Hallucinations: The Science of Idiosyncratic Perception
For individuals in the U.S. & U.S. territories
Hearing voices when nobody speaks or seeing objects no one else sees—hallucinations are intriguing phenomena that have puzzled clinicians, researchers, and lay people alike for centuries.
In this book, the authors review the latest research on the cognitive and neural bases of hallucinations and outline their unique neurobiology by drawing on evidence from brain imaging and neurotransmission studies. Hallucination characteristics in different forms of psychosis, as well as other clinical groups and conditions, such as brain damage, Charles Bonnet syndrome, dementia, and chemical substance abuse receive detailed attention.
The authors integrate the wealth of recent findings into a cohesive framework and put forward a comprehensive, multicomponent model of hallucinations. They also discuss the treatment of hallucinations, ranging from pharmacotherapy and cognitive therapy to transcranial magnetic stimulation.
The book includes a comprehensive list of available hallucination questionnaires and scales as a handy clinical assessment resource.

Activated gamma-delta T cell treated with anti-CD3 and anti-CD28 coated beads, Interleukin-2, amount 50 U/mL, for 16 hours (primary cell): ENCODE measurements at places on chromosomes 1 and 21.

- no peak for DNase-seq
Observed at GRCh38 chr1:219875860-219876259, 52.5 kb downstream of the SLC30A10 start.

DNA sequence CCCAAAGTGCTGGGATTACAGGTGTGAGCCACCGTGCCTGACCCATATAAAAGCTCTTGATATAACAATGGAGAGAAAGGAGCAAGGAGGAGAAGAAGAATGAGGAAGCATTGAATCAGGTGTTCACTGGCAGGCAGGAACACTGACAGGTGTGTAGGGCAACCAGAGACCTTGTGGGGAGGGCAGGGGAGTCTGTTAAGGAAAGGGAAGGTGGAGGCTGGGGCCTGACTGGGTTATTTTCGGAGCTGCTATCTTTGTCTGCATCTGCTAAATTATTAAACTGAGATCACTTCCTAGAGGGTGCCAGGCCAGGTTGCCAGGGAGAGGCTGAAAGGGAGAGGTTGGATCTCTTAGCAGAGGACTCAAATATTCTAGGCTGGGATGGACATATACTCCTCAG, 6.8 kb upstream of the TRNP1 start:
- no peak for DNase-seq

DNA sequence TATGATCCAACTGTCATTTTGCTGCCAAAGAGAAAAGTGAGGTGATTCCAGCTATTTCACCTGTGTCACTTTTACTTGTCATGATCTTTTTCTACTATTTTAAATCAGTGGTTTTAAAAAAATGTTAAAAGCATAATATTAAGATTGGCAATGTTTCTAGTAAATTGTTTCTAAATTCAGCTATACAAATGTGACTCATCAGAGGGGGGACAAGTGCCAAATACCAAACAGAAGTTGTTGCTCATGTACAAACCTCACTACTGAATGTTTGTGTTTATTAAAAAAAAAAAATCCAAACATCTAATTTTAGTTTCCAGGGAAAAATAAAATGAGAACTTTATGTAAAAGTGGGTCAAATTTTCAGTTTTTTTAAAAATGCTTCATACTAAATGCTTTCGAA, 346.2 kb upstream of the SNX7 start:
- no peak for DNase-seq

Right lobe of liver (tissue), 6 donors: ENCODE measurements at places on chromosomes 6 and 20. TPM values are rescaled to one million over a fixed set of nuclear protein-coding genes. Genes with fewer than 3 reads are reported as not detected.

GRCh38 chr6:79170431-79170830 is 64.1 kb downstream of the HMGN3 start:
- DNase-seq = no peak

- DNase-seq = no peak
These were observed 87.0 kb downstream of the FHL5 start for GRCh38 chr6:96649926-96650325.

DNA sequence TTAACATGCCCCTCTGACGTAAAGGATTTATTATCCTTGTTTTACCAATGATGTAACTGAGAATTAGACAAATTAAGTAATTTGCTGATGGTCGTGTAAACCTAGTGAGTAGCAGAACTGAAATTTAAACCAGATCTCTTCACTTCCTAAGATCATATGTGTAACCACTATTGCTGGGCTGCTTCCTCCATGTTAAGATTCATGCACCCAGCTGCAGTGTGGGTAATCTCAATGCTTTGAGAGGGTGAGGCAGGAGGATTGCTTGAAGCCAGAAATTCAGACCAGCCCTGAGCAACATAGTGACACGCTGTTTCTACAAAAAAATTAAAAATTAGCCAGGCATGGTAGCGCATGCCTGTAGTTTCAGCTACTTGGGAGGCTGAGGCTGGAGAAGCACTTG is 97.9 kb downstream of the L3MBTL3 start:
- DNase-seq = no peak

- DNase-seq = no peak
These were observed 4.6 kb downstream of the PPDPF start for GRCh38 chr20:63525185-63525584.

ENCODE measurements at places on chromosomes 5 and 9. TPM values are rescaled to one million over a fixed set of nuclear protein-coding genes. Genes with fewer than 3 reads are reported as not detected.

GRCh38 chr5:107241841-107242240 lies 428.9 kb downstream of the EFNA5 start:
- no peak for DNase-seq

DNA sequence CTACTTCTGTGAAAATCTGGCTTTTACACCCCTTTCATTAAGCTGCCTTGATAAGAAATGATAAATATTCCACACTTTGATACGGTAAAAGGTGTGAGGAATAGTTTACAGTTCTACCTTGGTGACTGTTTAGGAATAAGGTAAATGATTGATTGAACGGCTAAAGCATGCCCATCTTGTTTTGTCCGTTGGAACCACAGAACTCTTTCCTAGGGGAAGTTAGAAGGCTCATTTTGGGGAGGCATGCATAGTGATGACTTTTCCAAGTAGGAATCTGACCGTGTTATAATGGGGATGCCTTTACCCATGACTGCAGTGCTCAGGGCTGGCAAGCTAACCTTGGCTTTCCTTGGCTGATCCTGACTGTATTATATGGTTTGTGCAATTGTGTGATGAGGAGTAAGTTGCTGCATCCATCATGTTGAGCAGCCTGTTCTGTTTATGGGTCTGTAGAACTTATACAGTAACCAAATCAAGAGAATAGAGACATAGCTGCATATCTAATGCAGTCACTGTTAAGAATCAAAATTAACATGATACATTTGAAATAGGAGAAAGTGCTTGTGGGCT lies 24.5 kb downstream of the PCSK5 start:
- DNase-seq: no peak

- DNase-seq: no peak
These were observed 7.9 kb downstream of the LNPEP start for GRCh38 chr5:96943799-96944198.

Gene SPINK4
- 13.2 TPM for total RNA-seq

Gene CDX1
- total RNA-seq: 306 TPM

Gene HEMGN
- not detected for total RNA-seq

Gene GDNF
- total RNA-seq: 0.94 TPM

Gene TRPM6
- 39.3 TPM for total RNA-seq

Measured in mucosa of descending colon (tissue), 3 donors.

- Definition and Conceptual Issues
- The Phenomenology of Hallucinations
- Groups of Hallucinators
- Cognitive–Perceptual Processes: Bottom-Up and Top-Down
- Metacognitive Processes: Reality Monitoring and Metacognitive Beliefs
- Hallucinations and the Brain
- Toward a Comprehensive Model
- Treatment of Hallucinations
Appendix: Assessment Instruments for Hallucinations
About the Authors
André Aleman, PhD, is a professor of cognitive neuropsychiatry at the University Medical Center, Groningen, the Netherlands. He obtained his MSc (in neuropsychology) and his PhD from the University of Utrecht, the Netherlands. His research foci include the cognitive and neural bases of hallucinations, emotional processing in schizophrenia and depression, and the psychological and neural underpinnings of poor illness awareness in psychosis.
Frank Larøi, PhD, works in the Cognitive Psychopathology Unit at the University of Liège, Belgium. He obtained his BSc from the University of Bath, England; his degree in clinical psychology from the University of Oslo, Norway; and his PhD from the University of Liège. In addition to hallucinations, his research interests include schizophrenia, delusions, cognitive remediation, awareness of illness, and emotional processing in psychopathology.